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Dynamic Chiropractic – November 21, 1990, Vol. 08, Issue 24

The Path the Calf Made*

By Editorial Staff

One day through the primeval wood,
A calf walked home as good calves should,
But made a trail all bent askew,
A crooked trail, as all calves do.

Since then 200 years have fled,
And, I infer, the calf is dead;
But still, he left behind his trail,
And thereby hangs my moral tale.

The trail was taken up next day
By a lone dog that passed that way;
And then a wise bell-wether sheep
Pursued the trail o'er vale and steep.

And drew his flocks behind him, too,
As good bell-wethers always do.
And from that day, o'er hill and glade,
Through those old woods a path was made.

And many men wound in and out,
And dodged and turned and bent about,
But still they followed -- do not laugh --
The first migrations of that calf;

And through this winding wood was stalked,
Because he wobbled when he walked.
This forest path became a lane
That bent and turned and turned again;

This crooked lane became a road
Where many a poor horse with his load
Toiled on beneath the burning sun
And traveled some three miles in one.

And thus a century and a half,
They trod the footsteps of that calf.
The years passed on in swiftness fleet,
The road became a village street.

And this, before men were aware,
A city's crowded thoroughfare;
And soon the central street was this
Of a renowned metropolis.

And men two centuries and a half
Trod in the footsteps of that calf.
Each day a hundred thousand rout
Followed the zigzag calf about;

And o'er its crooked journey went
The traffic of a continent.
A hundred thousand men were led
By one calf near three centuries dead.

They followed still his crooked way.
And lost one hundred years a day.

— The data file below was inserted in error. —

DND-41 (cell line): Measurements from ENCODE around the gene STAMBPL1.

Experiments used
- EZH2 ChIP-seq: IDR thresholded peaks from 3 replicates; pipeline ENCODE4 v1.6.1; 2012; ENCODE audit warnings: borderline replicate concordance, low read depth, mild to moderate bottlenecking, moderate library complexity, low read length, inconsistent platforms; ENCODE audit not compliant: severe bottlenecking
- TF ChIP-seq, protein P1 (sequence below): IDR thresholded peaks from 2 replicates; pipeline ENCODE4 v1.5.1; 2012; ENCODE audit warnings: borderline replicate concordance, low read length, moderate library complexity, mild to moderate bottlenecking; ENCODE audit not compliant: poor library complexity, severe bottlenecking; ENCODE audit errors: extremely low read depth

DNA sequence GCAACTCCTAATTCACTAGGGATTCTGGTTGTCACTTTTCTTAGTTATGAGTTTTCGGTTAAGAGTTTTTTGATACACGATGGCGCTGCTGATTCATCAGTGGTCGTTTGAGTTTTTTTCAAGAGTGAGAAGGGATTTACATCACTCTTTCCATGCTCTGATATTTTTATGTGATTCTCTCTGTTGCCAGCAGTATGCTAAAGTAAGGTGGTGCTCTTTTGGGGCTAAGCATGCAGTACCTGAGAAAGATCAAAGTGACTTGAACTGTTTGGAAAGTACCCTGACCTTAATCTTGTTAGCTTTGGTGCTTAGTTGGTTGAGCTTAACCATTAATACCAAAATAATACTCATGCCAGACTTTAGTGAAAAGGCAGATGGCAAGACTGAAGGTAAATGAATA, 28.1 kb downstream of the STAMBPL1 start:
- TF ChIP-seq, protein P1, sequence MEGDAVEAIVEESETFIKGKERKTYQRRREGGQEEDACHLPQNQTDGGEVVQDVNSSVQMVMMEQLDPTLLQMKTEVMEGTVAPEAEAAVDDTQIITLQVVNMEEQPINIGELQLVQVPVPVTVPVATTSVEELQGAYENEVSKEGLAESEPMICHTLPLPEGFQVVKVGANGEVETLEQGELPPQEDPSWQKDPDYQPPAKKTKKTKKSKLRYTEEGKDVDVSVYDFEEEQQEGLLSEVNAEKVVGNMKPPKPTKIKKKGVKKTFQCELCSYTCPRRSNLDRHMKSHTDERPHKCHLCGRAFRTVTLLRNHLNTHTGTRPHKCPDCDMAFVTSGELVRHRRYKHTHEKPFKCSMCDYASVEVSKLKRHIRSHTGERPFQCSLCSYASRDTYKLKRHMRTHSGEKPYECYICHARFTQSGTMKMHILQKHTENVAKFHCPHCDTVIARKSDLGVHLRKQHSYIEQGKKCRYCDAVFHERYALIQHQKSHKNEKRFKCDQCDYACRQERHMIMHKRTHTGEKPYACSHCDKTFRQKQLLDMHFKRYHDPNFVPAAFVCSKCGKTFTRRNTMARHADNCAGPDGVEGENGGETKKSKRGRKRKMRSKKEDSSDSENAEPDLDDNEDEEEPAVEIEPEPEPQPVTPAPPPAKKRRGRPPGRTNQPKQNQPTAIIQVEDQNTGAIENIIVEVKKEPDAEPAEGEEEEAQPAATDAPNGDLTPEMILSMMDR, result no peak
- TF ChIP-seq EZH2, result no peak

For thus such reverence is lent
To well-established precedent.

A moral lesson this might teach
Were I ordained and called to preach,
For men are prone to go it blind
Along the calf paths of the mind;

They follow in the beaten track,
And in and out and forth and back,
And work away from sun to sun
To do what other men have done.

They go two miles instead of one,
To follow a path that was begun
By one lone calf; and to this day
They follow this old crooked way.

If each and every wise MD
The wisdom of these lines could see,
They would look back along their path,
And see the folly of the calf.

Years and years, o'er tortuous way,
They've given physic -- made it pay,
And our straight chiropractic plan
They laugh at, to a single man.

Their noxious drugs, no more we'll drink,
But think we are the ones to wink,
When viewing this devious path,
Made by some medicinal calf.

We hail with most sincere delight,
The dawn of scientific light,
That leads us from the old, old way
To this, our chiropractic day.

*reprinted from Palmer, D.D. The Chiropractor's Adjuster: the Science, Art and Philosophy of Chiropractic. 1910, Portland Printing House, Portland, Oregon, p. 291-2

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